December 12, 1999
BHUBANESWAR, DEC 11: With thousands of children in the age group of 3 to 15 becoming orphans after the super cyclone, the need for adoption has gained significance as a cash-strapped State Government still struggles to work out a proper rehabilitation plan for them. But it’s not going to be easy in a state with dismal record in adoption.
The odds are stacked against the interested parents from the word `go’ who might have to wait for six months to one year. If the Hindu parents manage to choose a child for adoption from the five agencies in the State accredited by Central Adoption Resource Agency (CARA), then they have to apply to the juvenile welfare boards (JWB) of the districts concerned for necessary clearance with a clutch of documents like home study report, date of birth certificates and financial certificates for declaring the status of the child to be adopted. After the clearance from the JWBs they have to file a case before the district judge under the Foster Care Agreement Bond for parenthood ofthe child to be adopted.
However, with none of the JWBs in the districts working except Cuttack, the parents have no other way but to apply to the district collector, who is the final authority in such matters. But with the district collector busy with supervising his district, such works remain pending.
As usual, the cases are lost among myriad other cases and take time for disposal. “The process is painfully slow. Slower even for the parents from outside the country,” said Sailabala Behera of Basundhara, a home for destitute women, and one of the five agencies in the State accrediated by CARA. The other four are Manojmanjari Sishubhavan in Keonjhar, Subhadra Mahtab Seva Sadan in G Udaygiri and Nilachal Seva Pratisthan in Puri.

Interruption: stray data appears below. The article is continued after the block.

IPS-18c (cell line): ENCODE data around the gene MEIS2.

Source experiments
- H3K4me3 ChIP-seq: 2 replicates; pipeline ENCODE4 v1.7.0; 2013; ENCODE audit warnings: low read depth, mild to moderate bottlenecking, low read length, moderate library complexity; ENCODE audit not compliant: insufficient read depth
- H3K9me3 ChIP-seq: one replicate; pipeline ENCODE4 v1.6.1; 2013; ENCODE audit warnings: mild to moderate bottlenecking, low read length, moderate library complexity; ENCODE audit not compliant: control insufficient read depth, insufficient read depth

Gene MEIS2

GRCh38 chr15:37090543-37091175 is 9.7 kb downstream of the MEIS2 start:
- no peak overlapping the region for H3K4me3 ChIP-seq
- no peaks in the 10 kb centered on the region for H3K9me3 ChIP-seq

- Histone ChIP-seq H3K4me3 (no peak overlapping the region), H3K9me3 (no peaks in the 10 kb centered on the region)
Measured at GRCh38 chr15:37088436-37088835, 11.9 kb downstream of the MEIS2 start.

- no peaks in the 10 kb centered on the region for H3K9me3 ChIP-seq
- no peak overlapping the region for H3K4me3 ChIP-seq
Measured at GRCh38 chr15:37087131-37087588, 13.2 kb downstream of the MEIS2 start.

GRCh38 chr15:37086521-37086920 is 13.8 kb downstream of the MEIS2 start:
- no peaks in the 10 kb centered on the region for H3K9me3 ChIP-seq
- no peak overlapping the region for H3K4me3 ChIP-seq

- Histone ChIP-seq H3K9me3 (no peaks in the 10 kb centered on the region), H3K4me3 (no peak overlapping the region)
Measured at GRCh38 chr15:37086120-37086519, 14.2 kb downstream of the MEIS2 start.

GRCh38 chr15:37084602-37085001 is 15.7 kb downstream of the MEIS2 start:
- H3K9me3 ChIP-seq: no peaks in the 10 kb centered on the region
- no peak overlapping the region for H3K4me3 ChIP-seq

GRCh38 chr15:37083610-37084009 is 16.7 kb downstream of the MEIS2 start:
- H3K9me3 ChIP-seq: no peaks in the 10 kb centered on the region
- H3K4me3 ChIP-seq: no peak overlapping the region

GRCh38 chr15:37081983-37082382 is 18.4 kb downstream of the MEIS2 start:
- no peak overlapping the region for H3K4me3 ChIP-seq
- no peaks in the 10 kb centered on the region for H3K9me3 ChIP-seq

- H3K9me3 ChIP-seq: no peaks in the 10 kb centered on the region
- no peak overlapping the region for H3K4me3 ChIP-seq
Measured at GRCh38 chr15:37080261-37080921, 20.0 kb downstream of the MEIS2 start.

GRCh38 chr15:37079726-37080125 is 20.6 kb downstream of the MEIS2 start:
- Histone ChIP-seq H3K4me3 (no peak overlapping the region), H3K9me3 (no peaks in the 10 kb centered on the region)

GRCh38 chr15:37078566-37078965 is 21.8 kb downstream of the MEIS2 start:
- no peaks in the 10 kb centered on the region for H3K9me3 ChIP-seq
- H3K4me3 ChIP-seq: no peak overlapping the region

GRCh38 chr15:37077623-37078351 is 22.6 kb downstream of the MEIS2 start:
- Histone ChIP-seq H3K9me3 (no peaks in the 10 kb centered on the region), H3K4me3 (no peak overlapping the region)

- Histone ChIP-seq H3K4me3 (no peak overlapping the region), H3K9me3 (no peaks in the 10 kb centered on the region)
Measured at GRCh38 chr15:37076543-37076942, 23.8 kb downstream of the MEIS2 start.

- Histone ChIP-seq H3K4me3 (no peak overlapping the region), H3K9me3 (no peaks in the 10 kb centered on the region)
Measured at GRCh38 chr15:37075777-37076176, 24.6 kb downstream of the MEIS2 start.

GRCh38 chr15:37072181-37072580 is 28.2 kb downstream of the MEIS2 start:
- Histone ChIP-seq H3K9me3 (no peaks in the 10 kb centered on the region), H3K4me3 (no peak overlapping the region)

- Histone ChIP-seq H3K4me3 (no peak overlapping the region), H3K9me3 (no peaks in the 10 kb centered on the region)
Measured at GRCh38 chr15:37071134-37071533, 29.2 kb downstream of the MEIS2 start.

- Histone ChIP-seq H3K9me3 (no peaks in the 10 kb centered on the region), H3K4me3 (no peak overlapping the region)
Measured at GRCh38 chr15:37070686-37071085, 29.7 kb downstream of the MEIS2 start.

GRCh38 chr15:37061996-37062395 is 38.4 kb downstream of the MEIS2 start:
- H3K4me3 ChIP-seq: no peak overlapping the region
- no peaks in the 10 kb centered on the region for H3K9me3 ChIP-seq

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The adoption record is also very poor. Last year only 65 were adopted, while in States like Maharashtra, Karnataka, Tamil Nadu, West Bengal and Andhra Pradesh more than a thousand children get adopted every year. However, State Council for Child Welfare secretary Sabitri Sahooclaims that adoptions have actually increased in the recent years.
“But in Orissa, the parents would like to adopt a new-born or at best one-year-old child. The child has to be a male and fair,” said Sahoo. Marwaris are very particular about male child, she added.
the South Indians don’t mind adopting female child. A deformed child is an absolute `no’ with the Indians, but the foreigners don’t have any such considerations.
Commissioner-cum-secretary in the woman and child development department Tarun Kanti Mishra, however, said that the State Government wouldn’t encourage individual adoption and instead go for community-based rehabilitation. “It would be our last option,” he declared.
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